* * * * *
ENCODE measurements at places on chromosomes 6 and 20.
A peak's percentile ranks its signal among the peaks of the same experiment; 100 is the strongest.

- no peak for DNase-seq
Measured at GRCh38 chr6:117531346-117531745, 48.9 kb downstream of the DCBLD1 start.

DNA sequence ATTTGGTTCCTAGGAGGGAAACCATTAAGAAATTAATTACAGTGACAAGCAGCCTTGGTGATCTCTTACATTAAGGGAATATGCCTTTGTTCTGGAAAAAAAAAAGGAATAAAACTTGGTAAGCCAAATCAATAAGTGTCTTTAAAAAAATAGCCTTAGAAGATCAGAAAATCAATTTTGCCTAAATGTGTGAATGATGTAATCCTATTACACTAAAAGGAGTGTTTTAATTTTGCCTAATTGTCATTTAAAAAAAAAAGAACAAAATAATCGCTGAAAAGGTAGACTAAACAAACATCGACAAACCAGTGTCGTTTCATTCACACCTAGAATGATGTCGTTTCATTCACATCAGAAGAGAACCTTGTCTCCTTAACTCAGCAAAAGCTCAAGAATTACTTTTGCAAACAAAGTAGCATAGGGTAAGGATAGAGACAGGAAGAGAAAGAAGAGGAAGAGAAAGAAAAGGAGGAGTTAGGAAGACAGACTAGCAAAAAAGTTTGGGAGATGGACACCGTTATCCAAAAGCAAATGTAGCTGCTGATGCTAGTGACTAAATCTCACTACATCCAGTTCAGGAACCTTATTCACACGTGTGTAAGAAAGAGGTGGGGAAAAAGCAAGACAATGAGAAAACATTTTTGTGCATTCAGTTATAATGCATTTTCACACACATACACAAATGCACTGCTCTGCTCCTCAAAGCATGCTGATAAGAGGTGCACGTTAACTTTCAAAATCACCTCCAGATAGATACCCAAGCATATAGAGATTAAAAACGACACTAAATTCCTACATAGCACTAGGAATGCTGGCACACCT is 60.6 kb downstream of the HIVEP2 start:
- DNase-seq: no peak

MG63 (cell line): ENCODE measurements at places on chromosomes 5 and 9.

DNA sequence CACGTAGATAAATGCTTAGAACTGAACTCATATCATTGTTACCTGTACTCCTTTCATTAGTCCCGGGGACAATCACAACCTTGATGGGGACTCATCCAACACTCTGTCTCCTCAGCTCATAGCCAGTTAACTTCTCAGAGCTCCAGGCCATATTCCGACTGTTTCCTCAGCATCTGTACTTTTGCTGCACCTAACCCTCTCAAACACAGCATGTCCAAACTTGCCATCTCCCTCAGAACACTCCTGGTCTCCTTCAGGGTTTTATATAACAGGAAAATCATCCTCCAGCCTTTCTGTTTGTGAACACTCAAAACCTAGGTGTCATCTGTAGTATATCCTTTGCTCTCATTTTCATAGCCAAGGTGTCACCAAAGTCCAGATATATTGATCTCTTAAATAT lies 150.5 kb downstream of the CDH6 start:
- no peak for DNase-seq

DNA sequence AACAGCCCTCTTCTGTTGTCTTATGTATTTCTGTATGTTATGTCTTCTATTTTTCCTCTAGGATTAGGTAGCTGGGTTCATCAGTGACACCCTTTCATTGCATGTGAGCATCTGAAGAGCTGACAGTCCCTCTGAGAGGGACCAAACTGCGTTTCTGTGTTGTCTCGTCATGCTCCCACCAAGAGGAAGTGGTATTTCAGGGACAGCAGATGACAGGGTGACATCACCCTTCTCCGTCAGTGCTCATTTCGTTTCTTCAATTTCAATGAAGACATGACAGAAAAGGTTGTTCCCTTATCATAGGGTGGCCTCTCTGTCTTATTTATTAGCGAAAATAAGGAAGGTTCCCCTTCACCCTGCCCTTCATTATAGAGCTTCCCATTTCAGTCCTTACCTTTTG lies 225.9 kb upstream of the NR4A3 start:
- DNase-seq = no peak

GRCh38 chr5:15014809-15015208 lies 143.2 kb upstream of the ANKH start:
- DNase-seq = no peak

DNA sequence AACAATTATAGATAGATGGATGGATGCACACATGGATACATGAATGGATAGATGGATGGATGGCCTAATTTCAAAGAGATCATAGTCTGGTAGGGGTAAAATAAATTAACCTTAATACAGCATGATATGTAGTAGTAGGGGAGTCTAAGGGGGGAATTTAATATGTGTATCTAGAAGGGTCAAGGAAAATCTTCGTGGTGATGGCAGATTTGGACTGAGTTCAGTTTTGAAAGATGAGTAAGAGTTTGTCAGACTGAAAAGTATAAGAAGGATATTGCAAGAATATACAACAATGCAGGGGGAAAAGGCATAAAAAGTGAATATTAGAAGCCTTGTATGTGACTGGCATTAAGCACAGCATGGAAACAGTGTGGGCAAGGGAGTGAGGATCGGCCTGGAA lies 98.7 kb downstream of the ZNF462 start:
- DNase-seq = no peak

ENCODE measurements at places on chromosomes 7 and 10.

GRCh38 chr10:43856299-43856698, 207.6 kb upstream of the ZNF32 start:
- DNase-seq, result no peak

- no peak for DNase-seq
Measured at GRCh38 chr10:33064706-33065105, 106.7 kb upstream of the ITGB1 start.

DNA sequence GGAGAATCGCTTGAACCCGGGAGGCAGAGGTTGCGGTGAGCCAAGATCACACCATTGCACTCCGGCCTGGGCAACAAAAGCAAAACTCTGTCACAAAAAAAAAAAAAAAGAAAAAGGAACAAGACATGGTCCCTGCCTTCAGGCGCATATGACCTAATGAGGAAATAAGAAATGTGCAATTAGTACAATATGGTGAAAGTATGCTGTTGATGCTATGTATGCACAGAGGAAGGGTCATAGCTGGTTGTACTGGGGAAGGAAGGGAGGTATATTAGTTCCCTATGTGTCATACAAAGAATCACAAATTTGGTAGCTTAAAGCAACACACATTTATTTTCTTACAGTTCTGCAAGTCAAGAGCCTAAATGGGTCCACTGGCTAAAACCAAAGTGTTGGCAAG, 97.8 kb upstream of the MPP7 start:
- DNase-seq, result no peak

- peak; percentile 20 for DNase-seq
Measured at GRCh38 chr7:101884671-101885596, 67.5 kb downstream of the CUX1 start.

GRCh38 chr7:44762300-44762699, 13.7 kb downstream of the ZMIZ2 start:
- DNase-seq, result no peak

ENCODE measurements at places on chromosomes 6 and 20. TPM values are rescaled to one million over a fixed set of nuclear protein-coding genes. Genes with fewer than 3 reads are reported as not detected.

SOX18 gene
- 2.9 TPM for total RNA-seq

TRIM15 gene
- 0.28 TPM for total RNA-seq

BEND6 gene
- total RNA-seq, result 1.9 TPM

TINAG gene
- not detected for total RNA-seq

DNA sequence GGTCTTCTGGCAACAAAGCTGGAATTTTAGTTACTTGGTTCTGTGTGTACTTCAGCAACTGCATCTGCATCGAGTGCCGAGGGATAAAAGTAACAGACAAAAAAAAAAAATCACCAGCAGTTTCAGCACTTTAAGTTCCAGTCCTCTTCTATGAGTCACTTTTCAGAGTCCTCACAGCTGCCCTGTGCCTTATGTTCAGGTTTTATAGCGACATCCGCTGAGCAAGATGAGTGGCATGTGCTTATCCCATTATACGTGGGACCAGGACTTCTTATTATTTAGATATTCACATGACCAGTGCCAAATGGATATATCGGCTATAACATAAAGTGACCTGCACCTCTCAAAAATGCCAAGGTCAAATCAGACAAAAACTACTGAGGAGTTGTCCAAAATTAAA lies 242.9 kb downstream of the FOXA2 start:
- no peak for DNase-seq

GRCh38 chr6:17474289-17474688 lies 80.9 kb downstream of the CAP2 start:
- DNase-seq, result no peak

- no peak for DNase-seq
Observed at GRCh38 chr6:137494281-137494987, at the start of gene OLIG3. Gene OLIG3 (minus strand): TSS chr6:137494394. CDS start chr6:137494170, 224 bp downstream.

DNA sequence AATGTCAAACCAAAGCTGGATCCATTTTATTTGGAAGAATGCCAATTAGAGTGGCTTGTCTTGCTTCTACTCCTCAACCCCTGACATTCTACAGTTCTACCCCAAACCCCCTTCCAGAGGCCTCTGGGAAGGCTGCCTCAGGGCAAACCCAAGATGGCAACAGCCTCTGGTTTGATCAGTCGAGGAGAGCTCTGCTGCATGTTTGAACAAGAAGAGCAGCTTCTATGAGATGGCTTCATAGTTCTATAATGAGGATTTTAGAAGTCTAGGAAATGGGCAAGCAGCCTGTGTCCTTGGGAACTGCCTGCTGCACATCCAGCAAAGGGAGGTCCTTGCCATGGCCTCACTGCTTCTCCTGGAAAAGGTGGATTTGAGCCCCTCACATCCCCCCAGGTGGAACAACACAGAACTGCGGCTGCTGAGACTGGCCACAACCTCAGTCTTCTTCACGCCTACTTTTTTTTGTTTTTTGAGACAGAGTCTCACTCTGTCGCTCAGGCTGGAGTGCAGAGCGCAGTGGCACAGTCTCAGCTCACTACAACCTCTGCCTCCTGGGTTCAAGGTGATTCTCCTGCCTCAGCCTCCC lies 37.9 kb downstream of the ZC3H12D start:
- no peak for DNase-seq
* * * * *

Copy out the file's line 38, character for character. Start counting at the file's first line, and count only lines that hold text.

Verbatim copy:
GRCh38 chr6:17474289-17474688 lies 80.9 kb downstream of the CAP2 start: